Migraine headaches are very common in our society. Studies estimate about 13% of adults (approximately 37 million people) in the U.S. suffer from migraines.2 Approximately 2-3 million migraine sufferers, out of the 37 million, experience chronic symptoms. A migraine is described as intense throbbing or pulsing sensation in one area of the head, usually accompanied by nausea, vomiting, and extreme sensitivity to light and sound. For some, staying away from food that triggers a migraine attack has become a part of their lifestyle. Some of the common triggers are:
- Caffeine found in either soda or coffee may be a trigger if you take more than the recommended 8-12 ounces per day due to caffeine’s attachment to certain receptors linked to migraines. Small amounts may be beneficial, as it also acts as a pain reliever if consumed during an attack.
- Alcohol, especially red wine, is believed to have tannins that some experts believe is what causes it to be a trigger.
- Aged cheeses contain a compound called tyramines that interact with neurotransmitters in the body which may lead to migraines.
- Cured or processed meats such as hot dogs, sausages, and even turkey sandwich meat, contain a preservative called sodium nitrate that causes a change in brain chemistry that may contribute to headaches.
- MSG, typically found in Chinese food and packaged products, may also be triggered.
- Citrus fruits have been shown to trigger migraines.
- Aspartame, an artificial sweeter found in packaged foods and beverages including soda, breakfast cereals, puddings and gelatins is another trigger.
- Legumes such as peas, beans and lentils are less common but still suspected to trigger migraines.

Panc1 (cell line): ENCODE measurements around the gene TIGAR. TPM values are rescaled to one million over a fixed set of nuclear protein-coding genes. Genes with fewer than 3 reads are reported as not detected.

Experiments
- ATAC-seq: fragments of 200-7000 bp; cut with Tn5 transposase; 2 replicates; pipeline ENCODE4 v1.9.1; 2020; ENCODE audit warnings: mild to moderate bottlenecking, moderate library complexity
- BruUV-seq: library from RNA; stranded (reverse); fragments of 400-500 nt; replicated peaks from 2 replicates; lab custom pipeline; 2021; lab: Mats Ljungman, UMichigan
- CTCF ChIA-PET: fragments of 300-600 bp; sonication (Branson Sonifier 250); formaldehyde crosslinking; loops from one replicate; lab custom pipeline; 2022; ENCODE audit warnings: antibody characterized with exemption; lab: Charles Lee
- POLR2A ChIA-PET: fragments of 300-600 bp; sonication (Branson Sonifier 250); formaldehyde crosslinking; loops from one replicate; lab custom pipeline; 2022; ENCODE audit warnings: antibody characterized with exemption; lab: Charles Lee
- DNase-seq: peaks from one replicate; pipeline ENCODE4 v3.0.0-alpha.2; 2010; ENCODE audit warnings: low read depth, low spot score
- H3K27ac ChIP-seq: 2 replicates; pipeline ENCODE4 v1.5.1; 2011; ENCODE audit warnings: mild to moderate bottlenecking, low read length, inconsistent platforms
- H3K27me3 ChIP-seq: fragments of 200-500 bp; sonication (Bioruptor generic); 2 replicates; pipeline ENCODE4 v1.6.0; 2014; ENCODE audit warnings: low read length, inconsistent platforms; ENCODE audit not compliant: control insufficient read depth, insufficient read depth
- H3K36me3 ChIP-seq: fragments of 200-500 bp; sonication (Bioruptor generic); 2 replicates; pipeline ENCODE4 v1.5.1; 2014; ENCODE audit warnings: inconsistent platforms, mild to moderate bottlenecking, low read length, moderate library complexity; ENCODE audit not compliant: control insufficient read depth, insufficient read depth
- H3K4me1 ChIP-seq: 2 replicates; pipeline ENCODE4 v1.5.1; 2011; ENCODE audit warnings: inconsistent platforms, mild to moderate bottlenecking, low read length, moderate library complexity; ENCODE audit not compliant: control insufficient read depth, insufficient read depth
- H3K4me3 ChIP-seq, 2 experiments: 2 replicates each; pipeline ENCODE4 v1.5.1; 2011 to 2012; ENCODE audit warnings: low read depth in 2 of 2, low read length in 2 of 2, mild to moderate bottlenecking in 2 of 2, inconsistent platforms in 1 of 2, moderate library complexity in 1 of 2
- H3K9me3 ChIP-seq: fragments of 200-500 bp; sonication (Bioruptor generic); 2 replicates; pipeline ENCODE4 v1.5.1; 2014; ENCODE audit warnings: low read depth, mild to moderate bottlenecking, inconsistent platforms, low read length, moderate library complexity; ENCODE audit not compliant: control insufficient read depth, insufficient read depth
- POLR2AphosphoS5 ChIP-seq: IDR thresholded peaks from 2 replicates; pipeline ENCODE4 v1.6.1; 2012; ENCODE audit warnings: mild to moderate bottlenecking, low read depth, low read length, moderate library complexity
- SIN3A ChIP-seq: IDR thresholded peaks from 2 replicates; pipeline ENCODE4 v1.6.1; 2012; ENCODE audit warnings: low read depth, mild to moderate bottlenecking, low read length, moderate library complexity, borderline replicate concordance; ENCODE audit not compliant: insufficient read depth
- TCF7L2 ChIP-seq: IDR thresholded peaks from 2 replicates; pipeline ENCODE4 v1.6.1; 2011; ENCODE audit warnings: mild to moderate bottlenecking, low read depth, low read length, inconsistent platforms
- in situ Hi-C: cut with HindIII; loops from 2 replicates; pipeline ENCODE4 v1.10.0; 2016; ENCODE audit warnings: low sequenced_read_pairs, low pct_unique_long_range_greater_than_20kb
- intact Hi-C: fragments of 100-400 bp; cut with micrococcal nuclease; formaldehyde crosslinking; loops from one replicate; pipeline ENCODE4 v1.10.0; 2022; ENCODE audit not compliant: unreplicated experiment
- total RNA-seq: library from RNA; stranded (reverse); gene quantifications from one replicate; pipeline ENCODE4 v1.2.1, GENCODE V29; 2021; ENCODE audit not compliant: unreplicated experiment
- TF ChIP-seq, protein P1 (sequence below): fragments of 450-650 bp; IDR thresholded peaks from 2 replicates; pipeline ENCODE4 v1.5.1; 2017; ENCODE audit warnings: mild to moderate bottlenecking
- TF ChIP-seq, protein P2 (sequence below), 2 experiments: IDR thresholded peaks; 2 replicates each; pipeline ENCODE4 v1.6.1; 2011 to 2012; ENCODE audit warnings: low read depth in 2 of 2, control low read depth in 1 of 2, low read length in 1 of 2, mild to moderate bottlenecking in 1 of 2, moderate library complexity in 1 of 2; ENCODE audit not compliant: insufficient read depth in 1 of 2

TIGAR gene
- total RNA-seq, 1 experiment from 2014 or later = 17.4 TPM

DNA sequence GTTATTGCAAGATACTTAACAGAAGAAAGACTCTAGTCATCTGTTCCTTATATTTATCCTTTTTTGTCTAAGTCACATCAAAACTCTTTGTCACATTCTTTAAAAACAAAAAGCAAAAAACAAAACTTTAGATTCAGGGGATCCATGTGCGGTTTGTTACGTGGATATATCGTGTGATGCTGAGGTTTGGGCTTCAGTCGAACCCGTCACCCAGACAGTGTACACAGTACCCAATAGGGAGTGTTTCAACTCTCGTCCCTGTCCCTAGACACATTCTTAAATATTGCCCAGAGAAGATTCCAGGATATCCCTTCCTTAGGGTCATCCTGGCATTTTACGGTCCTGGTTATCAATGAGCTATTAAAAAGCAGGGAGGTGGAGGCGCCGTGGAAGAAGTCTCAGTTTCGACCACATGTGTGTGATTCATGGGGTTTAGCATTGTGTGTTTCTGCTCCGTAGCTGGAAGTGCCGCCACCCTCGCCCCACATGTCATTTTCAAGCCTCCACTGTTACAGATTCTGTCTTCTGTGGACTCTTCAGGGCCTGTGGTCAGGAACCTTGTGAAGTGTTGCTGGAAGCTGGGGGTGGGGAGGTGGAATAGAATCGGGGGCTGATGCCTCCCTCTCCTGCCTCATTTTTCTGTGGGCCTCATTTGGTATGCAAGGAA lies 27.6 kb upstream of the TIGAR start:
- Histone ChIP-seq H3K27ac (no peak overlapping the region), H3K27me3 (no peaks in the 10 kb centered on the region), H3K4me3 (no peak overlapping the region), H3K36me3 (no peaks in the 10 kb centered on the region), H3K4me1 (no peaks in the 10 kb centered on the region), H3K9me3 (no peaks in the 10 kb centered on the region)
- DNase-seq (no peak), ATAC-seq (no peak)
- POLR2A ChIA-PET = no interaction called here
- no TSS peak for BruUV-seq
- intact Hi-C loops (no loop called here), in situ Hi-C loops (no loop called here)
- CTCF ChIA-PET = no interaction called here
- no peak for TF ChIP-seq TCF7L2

- Nuts have not been well-studied but have been clinically common triggers.
- Chocolate is being studied as being a trigger, or if it is a symptom of an oncoming migraine.1
To learn more about the connection between head and neck injuries and migraines download our complimentary e-book Natural and Drug-Free Ways to End Your Migraines by clicking the button image below:
While removing all of these foods from our diet may seem like the best option, wouldn’t it be nice to be able to enjoy the above foods without having to worry about getting a migraine? If you want to be able to enjoy the delicious foods above and not worry, then you should consider seeking care from Dr. Scott Hansen, one of 250 doctors across the world who specialize in a technique called upper cervical care. An individual evaluation would assess whether an upper cervical treatment would benefit you.
- Masters M. 10 foods that may trigger a migraine. Fox News Health. 8 Sept 2015. Web. Accessed on 10 Sept 2015. <http://www.foxnews.com/health/2015/09/08/10-foods-that-may-trigger-migraine/>.
- Migraine statistics. Migraine.com. Web. Accessed on 10 Sept 2015. <http://migraine.com/migraine-statistics/>.
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